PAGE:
You’re way out at the end of the route, just you and the bus, doing the turnaround in a residential setting. It’s a different headspace now, miles removed from the clamor and heat of the city’s vortex, out here where the stories echo only in your memory and you’re more preoccupied with the mechanics of driving, how to wrap the forty-foot vehicle around this hairpin turn, trying not to daydream.

Cremona is a narrow neighborhood street, the sort just barely wide enough for two cars. You have street parking on one side only, and if a vehicle of any size is parked or stalled on the other side, well, a bus certainly won’t fit through the remaining space. At least, that’s what I thought.

As I come around the corner from Nickerson onto Cremona, a scene presents itself. On the left is the ordinary row of street-parked cars, which we expect, and on the right are parked two huge green garbage trucks, partly on the sidewalk and mostly in the roadway.

That’s different.

I’ve always thought it was a marketing masterstroke for Waste Management to repaint their vehicles fluorescent green. They were a much less environmentally suggestive rasin purple when I was growing up. I can see the truck drivers standing in the street nearby relaxing, cigarettes in hand, one with his teeth smiling out as he joshes with a street regular.

Initially I park the bus in the middle of the street in front of them, throwing on the four-ways, all set to sit until they move out of the way. That would be the smart thing to do. But… loafing around and staring holds interest for only so long. I decide instead to drift up to where the guys are, to engage.

Leaning out my window: “Sorry to interrupt the smoke break! Ah apologize!”

Garbage Man lets loose a big smile. How often in a given day must he have to deal with irate motorists who think they’re the first to ever be blocked by him? I think he appreciates my genial approach.
“Heey,” he says. “Can you get through?”
“Um, no. I don’t think so. I could try….”
“Want me to pull the mirrors back?”
That would be much better. “Yeah!”

He runs back to his truck and starts folding the exterior mirrors in, giving me more space. It’s a question of inches, in scenarios like this. While he’s doing that, I turn to the slightly tipsy street man standing near the sidewalk, who’s been watching. “How’s it goin’?”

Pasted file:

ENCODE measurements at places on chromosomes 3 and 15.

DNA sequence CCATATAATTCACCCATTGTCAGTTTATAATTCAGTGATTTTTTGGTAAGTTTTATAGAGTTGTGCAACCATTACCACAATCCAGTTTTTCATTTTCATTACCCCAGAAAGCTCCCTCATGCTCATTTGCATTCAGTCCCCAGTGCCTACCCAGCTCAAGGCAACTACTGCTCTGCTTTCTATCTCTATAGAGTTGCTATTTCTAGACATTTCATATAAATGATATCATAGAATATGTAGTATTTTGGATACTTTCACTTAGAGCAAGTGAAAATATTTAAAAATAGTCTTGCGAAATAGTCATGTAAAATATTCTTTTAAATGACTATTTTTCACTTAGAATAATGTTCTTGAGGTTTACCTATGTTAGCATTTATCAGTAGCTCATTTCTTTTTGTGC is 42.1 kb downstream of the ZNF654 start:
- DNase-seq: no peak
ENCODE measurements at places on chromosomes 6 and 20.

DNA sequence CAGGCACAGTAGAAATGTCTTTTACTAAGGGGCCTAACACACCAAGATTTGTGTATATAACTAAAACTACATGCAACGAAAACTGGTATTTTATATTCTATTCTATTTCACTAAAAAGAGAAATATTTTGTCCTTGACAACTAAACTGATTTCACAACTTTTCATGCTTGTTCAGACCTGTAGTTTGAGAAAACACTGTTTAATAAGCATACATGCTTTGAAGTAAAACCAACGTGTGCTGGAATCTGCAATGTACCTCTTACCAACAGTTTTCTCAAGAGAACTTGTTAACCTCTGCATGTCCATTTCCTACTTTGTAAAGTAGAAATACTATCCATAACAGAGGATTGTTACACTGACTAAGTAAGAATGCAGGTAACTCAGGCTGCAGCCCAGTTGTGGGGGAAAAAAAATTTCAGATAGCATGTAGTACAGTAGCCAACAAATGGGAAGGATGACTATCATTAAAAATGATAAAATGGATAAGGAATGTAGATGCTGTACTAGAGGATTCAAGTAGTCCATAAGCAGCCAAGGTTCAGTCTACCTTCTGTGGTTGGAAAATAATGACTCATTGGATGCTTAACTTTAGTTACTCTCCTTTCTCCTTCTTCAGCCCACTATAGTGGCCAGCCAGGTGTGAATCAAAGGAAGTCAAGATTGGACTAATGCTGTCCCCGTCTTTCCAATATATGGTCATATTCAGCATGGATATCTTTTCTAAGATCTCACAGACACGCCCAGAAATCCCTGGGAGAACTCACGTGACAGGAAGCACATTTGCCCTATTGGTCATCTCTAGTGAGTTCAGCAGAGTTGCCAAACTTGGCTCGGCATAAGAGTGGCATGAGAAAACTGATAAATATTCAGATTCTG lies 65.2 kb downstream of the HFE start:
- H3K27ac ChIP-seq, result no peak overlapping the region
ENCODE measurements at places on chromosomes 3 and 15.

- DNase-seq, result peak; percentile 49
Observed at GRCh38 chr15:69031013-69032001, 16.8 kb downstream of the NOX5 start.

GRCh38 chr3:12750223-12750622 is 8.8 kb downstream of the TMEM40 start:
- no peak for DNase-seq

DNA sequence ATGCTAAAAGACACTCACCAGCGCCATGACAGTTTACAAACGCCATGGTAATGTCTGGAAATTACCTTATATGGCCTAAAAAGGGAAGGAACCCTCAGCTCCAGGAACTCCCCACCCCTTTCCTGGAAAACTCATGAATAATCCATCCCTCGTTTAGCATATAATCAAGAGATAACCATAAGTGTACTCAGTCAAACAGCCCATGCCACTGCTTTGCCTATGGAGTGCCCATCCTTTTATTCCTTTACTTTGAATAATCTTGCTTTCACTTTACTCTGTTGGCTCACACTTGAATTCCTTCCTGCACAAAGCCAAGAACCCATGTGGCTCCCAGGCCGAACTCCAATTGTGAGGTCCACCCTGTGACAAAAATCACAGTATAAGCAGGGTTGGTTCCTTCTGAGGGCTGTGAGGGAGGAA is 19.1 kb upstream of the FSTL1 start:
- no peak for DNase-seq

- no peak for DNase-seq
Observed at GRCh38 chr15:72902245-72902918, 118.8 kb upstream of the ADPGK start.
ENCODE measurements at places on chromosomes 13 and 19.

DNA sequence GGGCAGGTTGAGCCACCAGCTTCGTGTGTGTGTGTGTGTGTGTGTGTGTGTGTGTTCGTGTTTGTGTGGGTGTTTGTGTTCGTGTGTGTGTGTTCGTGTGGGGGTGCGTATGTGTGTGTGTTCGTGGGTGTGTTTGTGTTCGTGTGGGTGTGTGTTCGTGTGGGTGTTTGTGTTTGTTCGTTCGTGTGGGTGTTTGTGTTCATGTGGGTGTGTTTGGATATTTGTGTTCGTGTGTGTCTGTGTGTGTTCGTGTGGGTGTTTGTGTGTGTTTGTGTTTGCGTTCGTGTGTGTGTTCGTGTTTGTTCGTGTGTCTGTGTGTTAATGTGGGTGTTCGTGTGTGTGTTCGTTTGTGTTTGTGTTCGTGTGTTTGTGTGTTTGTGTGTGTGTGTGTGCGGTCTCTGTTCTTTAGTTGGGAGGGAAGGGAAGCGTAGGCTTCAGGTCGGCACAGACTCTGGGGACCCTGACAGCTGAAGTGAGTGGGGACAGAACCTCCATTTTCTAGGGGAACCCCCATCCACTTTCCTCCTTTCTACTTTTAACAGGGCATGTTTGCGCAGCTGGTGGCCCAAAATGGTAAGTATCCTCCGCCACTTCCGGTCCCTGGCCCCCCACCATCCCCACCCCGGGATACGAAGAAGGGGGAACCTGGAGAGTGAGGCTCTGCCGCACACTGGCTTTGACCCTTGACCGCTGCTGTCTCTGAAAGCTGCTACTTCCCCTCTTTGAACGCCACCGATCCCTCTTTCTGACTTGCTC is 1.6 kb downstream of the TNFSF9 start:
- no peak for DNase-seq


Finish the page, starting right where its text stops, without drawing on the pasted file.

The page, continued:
“I DUNNO!” he yells, at boisterous volume but with an expression that looks like it’s speaking quietly. “WE’RE ABOUT TO FIND OUT! I DON’T WANT YOUR JOB RIGHT NOW!”
We guffaw together.
I begin what Bob Dylan calls the midnight creep. This is fun, but it’s also pretty serious, and my brain straddles both headspaces. If the bus touches any fixed object (like a garbage truck, or tree), it’s a preventable accident and my fault. On the other hand, it’s a game, a game of professionals helping each other, a game whose rules any bystander can understand, the simple pleasure of seeing if we can make the squeeze.

Don’t try this at home.

I move slowly through this game of inches, with an audience who’s participating. Garbage Man has folded aside all the mirrors of not just the trucks but also the cars, scurrying to and fro, addressing the situation. The tipsy guy takes a swig from his paper bag and leans his weight to one side, a beggar-philosopher contemplating the angles.

Here’s a young woman in her Civic, approaching from ahead, pulling over to allow me through, and she attends the proceedings from her front-row seat with a certain interest. Would you really want to be watching anything else right now? We smile brightly at each other. The second garbage truck driver– nod and a grin from his weathered face– appears and observes as well. Garbage Man One is up in front, guiding me. Just a little further this way, he says with his body, practically dancing.
It’s a warm sensation, to be reminded of that very natural part of ourselves, the part we all have that just wants to get along. This little quintet of fellow beings, who will never reunite, all took a shared pleasure in the simple delight of yes, the bus driver was able to pass through the tight space. People smiled, at themselves and each other, and with that little experience in hand went on about their daily lives.

“Thank you!” I hollered out the window, before it was too late.
“Come work for us!” he yelled back, those pearly teeth still gleaming. “Come work for us! Get paid more!”
“No way man, come work for us! Have a good one!”
“You too!” he said, with a smile you can still hear, its memory manifesting on your own face, even after you’ve gone around the corner.

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Nathan Vass is an artist, filmmaker, photographer, and author by day, and a Metro bus driver by night, where his community-building work has been showcased on TED, NPR, The Seattle Times, KING 5 and landed him a spot on Seattle Magazine’s 2018 list of the 35 Most Influential People in Seattle. He has shown in over forty photography shows is also the director of nine films, six of which have shown at festivals, and one of which premiered at Henry Art Gallery. His book, The Lines That Make Us, is a Seattle bestseller and 2019 WA State Book Awards finalist.